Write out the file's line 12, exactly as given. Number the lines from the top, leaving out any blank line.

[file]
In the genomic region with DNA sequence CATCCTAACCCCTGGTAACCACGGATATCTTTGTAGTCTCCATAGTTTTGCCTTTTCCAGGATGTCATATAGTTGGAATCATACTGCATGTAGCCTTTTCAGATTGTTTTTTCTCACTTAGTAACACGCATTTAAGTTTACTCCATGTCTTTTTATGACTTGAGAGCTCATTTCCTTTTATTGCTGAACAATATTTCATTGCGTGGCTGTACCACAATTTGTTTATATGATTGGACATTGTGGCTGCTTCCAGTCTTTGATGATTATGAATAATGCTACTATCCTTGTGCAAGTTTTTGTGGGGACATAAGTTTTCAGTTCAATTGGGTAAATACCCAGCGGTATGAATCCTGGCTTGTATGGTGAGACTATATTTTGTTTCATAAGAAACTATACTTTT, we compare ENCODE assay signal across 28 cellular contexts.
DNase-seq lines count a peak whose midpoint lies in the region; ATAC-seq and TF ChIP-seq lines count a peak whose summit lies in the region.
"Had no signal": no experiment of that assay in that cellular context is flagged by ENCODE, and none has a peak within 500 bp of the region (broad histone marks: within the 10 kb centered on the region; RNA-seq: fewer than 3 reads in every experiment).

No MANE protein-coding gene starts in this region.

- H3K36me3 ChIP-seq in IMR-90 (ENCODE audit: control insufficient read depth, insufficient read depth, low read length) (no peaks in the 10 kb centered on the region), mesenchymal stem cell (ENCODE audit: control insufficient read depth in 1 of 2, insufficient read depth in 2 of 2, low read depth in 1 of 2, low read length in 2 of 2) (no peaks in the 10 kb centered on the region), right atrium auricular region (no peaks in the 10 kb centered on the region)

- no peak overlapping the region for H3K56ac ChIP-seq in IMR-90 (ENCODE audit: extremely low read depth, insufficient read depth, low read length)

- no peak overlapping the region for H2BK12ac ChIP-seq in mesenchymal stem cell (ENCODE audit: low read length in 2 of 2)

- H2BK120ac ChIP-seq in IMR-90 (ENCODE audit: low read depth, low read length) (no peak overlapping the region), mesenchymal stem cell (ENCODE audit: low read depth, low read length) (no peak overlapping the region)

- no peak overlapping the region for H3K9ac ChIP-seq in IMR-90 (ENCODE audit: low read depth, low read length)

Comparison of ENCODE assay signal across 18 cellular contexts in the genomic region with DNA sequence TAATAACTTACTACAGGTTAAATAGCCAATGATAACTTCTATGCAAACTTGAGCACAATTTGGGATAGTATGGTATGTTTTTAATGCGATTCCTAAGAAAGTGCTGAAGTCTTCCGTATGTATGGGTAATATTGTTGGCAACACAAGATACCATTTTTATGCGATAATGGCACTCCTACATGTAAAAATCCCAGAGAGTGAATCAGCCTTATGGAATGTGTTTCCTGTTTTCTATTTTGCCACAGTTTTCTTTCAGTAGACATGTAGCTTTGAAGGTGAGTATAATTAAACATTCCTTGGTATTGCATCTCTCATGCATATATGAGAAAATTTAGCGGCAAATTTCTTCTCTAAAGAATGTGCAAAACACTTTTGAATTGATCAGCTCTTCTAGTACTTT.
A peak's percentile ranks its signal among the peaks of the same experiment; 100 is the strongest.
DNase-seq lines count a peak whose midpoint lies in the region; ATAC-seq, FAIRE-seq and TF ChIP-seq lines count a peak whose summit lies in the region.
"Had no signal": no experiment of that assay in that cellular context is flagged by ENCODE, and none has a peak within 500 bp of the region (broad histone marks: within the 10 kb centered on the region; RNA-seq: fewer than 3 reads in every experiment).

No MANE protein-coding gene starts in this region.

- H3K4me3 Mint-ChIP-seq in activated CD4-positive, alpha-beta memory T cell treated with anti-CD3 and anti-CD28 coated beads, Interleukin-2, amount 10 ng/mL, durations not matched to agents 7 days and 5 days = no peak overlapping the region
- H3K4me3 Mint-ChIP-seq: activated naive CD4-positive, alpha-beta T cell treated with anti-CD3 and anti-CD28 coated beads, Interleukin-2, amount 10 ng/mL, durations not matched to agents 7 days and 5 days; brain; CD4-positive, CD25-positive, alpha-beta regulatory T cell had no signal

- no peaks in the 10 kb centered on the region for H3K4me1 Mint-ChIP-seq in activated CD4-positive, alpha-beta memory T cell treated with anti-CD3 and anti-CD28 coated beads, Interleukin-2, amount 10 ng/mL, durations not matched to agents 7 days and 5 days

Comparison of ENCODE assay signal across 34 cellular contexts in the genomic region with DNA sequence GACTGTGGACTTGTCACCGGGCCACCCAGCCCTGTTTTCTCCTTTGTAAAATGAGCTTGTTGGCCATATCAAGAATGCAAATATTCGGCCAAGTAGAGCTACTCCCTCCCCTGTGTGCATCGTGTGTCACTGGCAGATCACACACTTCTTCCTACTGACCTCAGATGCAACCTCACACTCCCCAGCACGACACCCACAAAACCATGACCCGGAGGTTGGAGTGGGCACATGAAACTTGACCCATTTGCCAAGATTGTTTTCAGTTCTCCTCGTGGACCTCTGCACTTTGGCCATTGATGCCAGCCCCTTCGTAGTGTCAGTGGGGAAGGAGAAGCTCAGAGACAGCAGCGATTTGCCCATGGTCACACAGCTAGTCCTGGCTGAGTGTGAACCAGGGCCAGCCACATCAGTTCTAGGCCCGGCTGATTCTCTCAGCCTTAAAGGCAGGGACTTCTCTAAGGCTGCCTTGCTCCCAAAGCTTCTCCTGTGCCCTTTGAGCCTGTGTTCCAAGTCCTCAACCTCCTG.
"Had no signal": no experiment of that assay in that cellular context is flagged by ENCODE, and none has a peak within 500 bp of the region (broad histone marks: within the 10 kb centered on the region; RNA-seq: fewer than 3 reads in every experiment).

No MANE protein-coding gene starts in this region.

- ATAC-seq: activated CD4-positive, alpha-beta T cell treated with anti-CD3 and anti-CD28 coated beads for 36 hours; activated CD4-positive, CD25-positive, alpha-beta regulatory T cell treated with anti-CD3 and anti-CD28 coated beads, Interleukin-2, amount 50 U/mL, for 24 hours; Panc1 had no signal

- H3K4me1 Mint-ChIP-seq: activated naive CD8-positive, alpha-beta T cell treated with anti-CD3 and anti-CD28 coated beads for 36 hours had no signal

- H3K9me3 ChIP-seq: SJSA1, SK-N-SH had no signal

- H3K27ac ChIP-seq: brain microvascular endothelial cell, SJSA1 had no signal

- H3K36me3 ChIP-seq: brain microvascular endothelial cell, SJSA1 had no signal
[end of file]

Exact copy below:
DNase-seq lines count a peak whose midpoint lies in the region; ATAC-seq, FAIRE-seq and TF ChIP-seq lines count a peak whose summit lies in the region.